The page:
Q. We’d like to see parts of one of the Old West wagon trails while driving through the Northwest. Where can we get information?
A. The 400,000 people who rode wagon trains west along the Oregon Trail were very considerate of modern history buffs: They conveniently rolled their wagons through Idaho into Oregon alongside Interstate 84.
That’s the trail I know most about, and it’s an easy one to find and follow. I can’t tell you firsthand about the whole route, but I covered 100 miles or so of the trail on a day trip along I-84 out of Boise.
We found a state park that rents covered wagons and tepees, a town where an 80.4-ounce gold nugget is on display, and places where ruts carved by Oregon Trail wagon wheels are still plainly visible.
And we visited a new interpretive center near Baker City, Ore., that brings the old trail to life with paintings, photographs, a life-size wagon train, films and other displays. This center sits on Flagstaff Hill overlooking some of the trail’s wagon ruts, with a view of the high sagebrush steppe that lies between the Rockies and the Cascade mountains. The Bureau of Land Management, with the National Park Service, operates the center as part of the Oregon National Historic Trail.
We didn’t encounter any “rut nuts” that day, but we learned about people who seek out and photograph the ruts left by wagon trains along the trail. These enthusiasts usually travel in four-wheel-drive vehicles, but most trail travelers are satisfied to follow the interstate.
First stop after leaving Boise was Farewell Bend State Park along the Snake River. Kids will want to spend the night here, to sleep in one of the two authentic-looking covered wagons or four tepees - $25 a night for up to five persons. All have utilities, outdoor tables and cooking areas. The wagons have beds, and tepees have foam mattress pads. Overnighters should bring sleeping bags.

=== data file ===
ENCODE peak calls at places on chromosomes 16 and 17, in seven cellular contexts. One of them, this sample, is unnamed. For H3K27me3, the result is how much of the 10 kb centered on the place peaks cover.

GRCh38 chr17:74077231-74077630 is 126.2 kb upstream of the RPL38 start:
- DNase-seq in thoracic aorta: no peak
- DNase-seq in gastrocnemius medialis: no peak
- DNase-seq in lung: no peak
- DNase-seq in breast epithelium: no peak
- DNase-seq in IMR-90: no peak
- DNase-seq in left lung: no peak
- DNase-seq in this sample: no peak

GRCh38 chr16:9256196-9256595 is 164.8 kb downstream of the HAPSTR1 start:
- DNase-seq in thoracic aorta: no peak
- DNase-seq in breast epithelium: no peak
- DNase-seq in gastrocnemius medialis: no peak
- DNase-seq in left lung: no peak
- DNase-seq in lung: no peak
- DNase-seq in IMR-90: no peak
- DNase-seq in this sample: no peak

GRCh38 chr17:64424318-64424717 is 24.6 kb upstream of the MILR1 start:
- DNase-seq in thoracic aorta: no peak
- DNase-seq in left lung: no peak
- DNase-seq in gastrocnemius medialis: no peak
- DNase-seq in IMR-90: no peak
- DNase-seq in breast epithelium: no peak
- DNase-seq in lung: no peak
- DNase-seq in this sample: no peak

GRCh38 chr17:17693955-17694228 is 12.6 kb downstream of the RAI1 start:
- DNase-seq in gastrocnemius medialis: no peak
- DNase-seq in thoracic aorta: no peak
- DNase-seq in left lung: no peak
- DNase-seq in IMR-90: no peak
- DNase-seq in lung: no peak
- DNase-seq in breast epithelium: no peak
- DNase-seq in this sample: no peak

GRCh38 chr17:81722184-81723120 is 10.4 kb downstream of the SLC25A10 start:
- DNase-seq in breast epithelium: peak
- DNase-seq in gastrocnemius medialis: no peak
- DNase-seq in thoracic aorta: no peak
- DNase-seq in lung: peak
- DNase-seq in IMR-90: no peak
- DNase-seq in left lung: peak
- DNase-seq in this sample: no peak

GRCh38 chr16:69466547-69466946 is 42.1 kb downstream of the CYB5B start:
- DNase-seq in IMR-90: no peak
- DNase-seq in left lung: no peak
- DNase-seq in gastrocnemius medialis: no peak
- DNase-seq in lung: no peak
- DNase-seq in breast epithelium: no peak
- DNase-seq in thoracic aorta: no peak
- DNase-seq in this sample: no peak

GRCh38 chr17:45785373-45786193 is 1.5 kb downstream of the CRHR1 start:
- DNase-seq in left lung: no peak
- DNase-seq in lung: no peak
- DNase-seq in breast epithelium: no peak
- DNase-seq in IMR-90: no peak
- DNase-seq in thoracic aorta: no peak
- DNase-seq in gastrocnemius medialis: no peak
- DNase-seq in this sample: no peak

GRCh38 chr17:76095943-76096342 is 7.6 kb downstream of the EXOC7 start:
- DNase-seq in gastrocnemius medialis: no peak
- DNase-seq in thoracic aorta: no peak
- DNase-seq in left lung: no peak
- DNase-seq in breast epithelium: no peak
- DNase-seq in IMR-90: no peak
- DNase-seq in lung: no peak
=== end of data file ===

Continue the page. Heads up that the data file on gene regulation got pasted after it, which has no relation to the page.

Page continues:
Next stop was Baker City, an old boomtown where entrepreneurs offer rides around town in the horse-drawn Oregon Trail Trolley, passing the sites of the town’s former 13 bordellos, the U.S. Bank with its 80.4-ounce gold nugget, and a series of handsome, sturdy old buildings built of volcanic stone.
At the interpretive center we learned:
The trail from Independence, Mo., to the Willamette Valley in Oregon totaled 2,170 miles and took 150 to 184 days to cover. Nearly one person in 10 died on the trail. Cholera killed many, others drowned while fording rivers, and some died in Indian attacks. A grave was dug every 80 yards. The trail was also littered with castoff furniture to lighten loads.
A family heading out on the trail needed to invest about $500 per person for a ton of food and other supplies, guns and ammunition, a wagon and a six-mule team.
The South Pass crossed the Continental Divide at only 7,000 feet elevation, and was found by one of fur magnate John Jacob Astor’s agents, who reached it by following an Indian trail. The pass was roughly the halfway point, and beyond it, the trail split for wagons heading for California or Salt Lake City.
The first wagon train came through in 1841, and 1843 saw the first big migration, when 1,000 people were on the trail at any given time. Wagon trains started out from late April to early May, trying to reach the end of the road before snowfall. Trail traffic declined with the coming of the railroads, and in 1889 the last wagon train passed through Idaho.
A National Park Service brochure dedicated to the trail and tracing its route is among the material available by writing the Oregon National Historic Trail, National Park Service, Long Distance Trails Office, 324 S. State St., Suite 250, PO Box 45155, Salt Lake City, UT 84145-0155. If you prefer to try another trail, contact the same office with your request.
A comprehensive brochure, Oregon Trail in Idaho, is available from the Idaho Travel Council, 700 W. State St., Boise, ID 83920, 800-VISIT-ID. Reservations Northwest takes reservations for Oregon and Washington state parks, (800) 452-5687.